Autumn-Winter 2019

The Cost of Education

A special project of Victoria's Social Justice and Advocacy Committee

The rising costs of education are putting financial pressure on vulnerable families. The Society in Victoria is addressing these needs at a local level and advocating for the state and federal governments to recognise the true cost of education, writes Margaret Gearon.

A hand holding a pencil above a blank notebook page with shavings lying on the page.
Photo: Thought Catalog/Unsplash.

Education is recognised as an important pathway for overcoming social and economic disadvantage, and for enabling young people to move out of the poverty cycle created or caused by lack of access to an adequate income.

Access to education and training is essential for entry into stable employment. It is the responsibility of the school system to ensure that all students are prepared and able to create a future of self-sufficiency and non-reliance on government benefits.

Anything that prevents a family from maintaining a child in school needs to be investigated and, where possible, addressed. Whether it is the inability to pay school fees, the provision of required uniforms or books, or the inability to afford excursion/camp costs, all these compound the underlying issues and can contribute to a family’s financial stress. Children are also affected through the lack of schooling essentials that can potentially lead to a child’s lack of willingness to attend school regularly.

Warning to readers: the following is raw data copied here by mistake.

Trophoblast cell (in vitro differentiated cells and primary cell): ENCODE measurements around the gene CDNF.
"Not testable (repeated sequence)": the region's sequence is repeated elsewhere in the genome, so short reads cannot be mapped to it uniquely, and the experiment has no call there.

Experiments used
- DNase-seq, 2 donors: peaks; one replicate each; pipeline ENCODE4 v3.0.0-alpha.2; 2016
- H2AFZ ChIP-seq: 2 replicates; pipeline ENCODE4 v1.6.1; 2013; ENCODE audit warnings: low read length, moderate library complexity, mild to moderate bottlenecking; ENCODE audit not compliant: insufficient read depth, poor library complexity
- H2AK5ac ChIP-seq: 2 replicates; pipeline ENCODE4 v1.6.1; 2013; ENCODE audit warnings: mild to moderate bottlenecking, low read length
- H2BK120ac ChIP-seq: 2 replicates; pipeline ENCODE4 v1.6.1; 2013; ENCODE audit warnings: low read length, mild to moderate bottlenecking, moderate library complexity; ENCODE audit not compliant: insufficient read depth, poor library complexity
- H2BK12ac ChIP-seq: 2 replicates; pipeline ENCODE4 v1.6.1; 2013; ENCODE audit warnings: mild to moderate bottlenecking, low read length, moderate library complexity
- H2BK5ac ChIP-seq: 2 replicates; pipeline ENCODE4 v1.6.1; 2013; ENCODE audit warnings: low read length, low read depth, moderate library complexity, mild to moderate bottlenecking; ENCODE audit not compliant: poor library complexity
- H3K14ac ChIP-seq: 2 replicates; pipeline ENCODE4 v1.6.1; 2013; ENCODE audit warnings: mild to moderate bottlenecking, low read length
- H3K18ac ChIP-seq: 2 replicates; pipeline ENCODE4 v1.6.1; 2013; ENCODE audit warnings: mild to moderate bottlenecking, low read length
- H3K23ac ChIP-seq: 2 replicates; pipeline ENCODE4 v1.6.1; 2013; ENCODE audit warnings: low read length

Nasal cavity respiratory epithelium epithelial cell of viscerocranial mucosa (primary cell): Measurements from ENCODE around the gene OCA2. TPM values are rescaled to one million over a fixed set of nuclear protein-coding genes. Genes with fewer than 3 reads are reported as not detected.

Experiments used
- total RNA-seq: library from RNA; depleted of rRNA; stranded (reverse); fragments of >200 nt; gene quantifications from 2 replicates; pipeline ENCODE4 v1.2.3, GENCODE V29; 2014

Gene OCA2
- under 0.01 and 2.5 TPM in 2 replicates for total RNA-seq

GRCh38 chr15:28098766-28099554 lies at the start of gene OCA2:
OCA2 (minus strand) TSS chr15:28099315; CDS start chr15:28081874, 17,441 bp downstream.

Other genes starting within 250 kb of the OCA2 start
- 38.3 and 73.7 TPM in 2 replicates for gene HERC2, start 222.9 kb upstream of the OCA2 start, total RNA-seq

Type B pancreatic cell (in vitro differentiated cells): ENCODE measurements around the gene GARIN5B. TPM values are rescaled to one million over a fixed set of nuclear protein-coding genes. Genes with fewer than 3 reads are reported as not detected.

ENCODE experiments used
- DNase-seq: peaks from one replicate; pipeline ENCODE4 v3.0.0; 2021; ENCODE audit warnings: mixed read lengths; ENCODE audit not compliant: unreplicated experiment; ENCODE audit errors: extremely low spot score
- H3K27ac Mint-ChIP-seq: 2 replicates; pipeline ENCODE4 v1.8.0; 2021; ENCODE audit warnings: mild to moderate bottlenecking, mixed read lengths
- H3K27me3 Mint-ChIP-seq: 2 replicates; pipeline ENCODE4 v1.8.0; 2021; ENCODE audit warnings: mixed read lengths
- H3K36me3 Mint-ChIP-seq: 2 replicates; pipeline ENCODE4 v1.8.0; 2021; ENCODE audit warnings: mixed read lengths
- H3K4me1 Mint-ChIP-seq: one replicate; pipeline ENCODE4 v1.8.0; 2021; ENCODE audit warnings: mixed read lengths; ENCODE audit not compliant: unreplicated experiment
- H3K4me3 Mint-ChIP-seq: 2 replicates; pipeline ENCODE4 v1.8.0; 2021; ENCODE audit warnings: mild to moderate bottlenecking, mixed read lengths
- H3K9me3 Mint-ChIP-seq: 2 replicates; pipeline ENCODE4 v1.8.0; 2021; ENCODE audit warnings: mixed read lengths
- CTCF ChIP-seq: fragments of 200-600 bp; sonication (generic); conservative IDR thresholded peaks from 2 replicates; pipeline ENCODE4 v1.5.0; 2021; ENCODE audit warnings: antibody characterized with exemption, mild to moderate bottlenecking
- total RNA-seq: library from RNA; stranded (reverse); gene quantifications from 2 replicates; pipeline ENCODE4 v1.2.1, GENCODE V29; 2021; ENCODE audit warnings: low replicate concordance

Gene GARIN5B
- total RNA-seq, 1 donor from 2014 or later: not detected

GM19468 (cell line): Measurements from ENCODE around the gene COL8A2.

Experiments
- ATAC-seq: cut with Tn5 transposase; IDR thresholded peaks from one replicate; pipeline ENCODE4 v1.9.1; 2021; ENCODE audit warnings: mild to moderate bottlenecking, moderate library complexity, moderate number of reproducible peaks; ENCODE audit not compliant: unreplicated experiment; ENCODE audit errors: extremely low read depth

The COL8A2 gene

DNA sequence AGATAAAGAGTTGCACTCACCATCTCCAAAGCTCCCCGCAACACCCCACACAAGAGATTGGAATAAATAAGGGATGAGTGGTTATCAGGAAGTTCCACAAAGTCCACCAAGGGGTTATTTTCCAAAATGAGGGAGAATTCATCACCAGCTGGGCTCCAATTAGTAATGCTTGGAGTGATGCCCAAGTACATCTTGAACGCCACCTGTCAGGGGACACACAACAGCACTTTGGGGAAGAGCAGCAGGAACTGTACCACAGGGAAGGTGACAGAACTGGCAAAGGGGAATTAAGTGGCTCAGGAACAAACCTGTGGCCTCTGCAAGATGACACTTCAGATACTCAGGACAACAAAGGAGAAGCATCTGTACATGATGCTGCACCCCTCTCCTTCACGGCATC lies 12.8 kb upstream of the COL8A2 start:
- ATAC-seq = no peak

Through the work of conference members and the central office call centre, the St Vincent de Paul Society in Victoria became acutely aware of the increasing costs (direct and indirect) associated with providing educational resources to the families they assist. As a result, Victoria’s Social Justice & Advocacy Committee has prioritised the research in this vital area and since August 2017, has presented six-monthly reports tracking the growing need of educational assistance being requested.

The data collected indicate that Victorian families often rely on the local conference or region’s help to pay for uniforms, books and technology requirements. Over the past three years, these costs have increased dramatically and families—especially those on Newstart or Disabiity Pension Allowance, as well as a new group of asylum-seeker and refugee families—are struggling to keep up with the demands of the costs of schooling. The Victorian Department of Education and Training’s website now provides information for school principals and parents about access to assistance from State School Relief for uniforms and shoes, how to apply for the Camps, Sports and Excursions Fund, and what to do if a family is struggling financially with school fees. Although this information addresses some of the issues which the Society raised with the Education Minister in 2018, it does not cover the full extent of costs that disadvantaged families are expected to deal with.

A couple of examples are provided here to illustrate where conferences and regions have responded to requests for education assistance.